James Caan did not receive an Oscar nomination, despite being nominated for a Golden Globe, for portraying Axel Freed in The Gambler.
After watching this film I must say it caused a bit of a perspective change in regards to its 2014 remake and Mark Wahlberg's performance in that film. Now I thought that film was disposable to begin with, and Wahlberg's performance underwhelming, now they're even worse than that in my mind through its fundamental misunderstanding of the source material, a bit like The Beguiled remake in that sense. It is not as though this film is a masterpiece, I'd describe it probably as just a good film, however it properly knows that this protagonist is not a "cool" hero for us to follow, he's a bit of mess. James Caan is known for his tough guys, but here this is both a fulfillment of certain expectation but also a subversion from him. Caan's performance is particularly essential in using this idea, and in general to the film as the film never spells out Axel's motivation. This is almost entirely left to Caan's performance. We are only granted a few hints within the script, usually not directly about Axel, which take place when Caan is least like a usual Caan character which is when he's working as the literary professor. I like what Caan does in these scenes, where technically he's spelling out who the character is through what he is teaching such as William Carlos William's piece on George Washington from In The American Grain, and Dostoyevsky's sentiment on making 2 + 2 equal to five rather than 4.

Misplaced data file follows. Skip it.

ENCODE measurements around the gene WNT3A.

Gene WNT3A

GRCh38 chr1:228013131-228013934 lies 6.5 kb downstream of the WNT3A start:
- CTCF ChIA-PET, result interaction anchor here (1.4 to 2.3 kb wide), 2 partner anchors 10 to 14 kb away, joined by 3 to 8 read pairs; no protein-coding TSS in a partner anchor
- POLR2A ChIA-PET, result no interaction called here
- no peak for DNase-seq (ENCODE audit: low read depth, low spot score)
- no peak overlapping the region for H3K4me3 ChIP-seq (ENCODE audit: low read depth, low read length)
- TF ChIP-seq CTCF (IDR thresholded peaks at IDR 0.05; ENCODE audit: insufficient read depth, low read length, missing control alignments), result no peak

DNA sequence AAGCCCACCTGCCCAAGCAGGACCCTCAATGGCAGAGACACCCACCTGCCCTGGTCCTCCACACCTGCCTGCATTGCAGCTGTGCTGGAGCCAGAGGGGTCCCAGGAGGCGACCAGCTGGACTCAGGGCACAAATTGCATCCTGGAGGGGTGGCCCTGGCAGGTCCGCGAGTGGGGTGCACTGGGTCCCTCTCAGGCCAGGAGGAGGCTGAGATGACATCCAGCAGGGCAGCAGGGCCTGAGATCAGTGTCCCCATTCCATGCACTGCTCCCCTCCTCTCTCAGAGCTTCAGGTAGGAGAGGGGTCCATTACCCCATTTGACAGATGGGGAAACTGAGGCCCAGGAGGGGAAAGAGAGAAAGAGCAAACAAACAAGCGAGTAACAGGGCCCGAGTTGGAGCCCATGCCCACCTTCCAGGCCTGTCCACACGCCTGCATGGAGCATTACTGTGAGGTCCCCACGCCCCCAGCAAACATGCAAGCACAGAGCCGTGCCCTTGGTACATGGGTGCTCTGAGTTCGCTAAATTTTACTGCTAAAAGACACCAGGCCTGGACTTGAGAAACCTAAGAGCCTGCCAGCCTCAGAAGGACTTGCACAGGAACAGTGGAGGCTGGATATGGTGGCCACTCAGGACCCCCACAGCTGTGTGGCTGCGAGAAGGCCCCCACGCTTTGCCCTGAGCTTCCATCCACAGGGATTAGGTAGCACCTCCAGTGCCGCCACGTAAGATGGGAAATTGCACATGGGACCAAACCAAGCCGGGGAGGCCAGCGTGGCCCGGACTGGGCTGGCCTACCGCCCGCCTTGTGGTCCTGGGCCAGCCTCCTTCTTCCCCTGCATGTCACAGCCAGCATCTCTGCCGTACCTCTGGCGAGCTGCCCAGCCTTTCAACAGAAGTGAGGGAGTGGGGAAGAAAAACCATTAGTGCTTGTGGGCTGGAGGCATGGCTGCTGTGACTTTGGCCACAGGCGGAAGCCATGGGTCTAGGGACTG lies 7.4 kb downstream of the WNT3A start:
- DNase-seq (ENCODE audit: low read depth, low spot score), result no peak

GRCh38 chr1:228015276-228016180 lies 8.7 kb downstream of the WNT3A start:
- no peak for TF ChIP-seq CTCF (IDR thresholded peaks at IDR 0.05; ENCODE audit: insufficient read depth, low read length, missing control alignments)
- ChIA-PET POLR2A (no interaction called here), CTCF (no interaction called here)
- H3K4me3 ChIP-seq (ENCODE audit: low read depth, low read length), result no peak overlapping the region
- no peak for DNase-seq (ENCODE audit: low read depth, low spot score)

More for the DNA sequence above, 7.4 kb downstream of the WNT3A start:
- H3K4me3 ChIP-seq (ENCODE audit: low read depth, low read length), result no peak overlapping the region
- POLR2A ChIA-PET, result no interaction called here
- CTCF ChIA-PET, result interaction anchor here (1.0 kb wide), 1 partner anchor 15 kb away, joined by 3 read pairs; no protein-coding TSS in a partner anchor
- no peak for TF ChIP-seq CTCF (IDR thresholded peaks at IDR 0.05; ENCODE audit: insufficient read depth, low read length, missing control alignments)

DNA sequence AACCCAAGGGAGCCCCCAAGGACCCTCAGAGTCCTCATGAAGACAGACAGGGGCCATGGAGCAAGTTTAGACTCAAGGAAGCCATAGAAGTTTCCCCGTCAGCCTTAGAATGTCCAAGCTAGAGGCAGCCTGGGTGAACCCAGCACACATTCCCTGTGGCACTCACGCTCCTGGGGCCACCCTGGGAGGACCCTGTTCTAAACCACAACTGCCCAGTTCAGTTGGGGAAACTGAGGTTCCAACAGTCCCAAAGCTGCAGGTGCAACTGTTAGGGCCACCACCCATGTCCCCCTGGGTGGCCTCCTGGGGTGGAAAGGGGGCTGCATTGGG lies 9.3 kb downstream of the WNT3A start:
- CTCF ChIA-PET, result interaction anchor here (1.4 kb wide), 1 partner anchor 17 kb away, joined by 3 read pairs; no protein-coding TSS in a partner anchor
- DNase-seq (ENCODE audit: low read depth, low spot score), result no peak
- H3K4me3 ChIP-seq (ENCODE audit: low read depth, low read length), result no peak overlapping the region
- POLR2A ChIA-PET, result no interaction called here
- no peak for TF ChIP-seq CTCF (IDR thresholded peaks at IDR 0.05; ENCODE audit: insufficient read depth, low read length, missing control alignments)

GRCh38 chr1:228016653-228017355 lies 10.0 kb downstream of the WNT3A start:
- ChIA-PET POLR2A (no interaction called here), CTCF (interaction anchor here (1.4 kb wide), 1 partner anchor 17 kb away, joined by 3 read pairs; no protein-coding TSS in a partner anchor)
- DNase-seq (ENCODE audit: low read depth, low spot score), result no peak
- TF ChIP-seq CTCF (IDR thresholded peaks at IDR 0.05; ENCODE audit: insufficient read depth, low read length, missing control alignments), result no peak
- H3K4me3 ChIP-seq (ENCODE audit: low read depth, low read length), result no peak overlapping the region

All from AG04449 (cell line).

Caan in his scenes as the professor importantly plays them most closely to the chest, and carefully does not give away his hand. This is important for two main reasons one being on the surface Caan rightfully downplays his usual presence in order to be believable as this literary professor, which he is, but secondly he keeps away from making the nature of Axel too obvious within the film. Axel is in many ways speaking of himself in these moments but Caan carefully avoids making this obvious instead portraying the right low key passion fitting to such a professor. He never oversteps the bounds of his character there effectively realizing a man creating this discussion with his class, though there is of course still more to this type of exact attachments to these sentiments which directly relate to Axel as a man. In the Washington piece there is a reduction of the image of the great American leader, and in this way Caan makes a reduction of his own screen persona with Axel here. In general Axel is really just a guy and we see him when he's with his mother, or with his rich grandfather, as this fairly meek man where Caan subtly reveals this man filled with a real vulnerability. He not only doesn't take charge of the situations we see him in, he's not even in charge as he just speaks to his mother, as Caan even when stealing money from her makes it a plainly pathetic moment in the unease in which he portrays within Axel in that moment.